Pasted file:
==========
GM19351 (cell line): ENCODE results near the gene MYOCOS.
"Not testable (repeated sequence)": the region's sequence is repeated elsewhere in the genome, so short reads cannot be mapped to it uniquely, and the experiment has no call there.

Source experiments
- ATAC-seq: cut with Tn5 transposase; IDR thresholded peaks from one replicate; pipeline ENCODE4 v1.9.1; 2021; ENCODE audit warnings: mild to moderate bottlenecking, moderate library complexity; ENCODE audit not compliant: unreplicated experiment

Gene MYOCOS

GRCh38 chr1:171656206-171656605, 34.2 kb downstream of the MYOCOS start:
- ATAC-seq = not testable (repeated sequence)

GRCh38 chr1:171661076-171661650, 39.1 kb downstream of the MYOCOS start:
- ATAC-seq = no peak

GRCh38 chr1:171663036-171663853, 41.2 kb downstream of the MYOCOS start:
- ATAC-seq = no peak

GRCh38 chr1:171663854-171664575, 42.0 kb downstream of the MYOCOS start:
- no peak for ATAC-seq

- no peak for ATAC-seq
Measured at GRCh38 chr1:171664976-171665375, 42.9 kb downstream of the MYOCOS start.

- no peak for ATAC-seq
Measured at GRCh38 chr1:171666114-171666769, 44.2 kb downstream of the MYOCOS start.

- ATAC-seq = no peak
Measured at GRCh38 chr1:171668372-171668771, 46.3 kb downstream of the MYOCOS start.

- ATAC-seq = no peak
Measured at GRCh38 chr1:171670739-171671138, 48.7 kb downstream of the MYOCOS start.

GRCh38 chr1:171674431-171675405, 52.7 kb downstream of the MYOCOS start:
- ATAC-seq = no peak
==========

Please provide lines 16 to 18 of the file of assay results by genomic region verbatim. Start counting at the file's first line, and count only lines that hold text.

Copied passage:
- no peak for ATAC-seq
Measured at GRCh38 chr1:171666114-171666769, 44.2 kb downstream of the MYOCOS start.

- ATAC-seq = no peak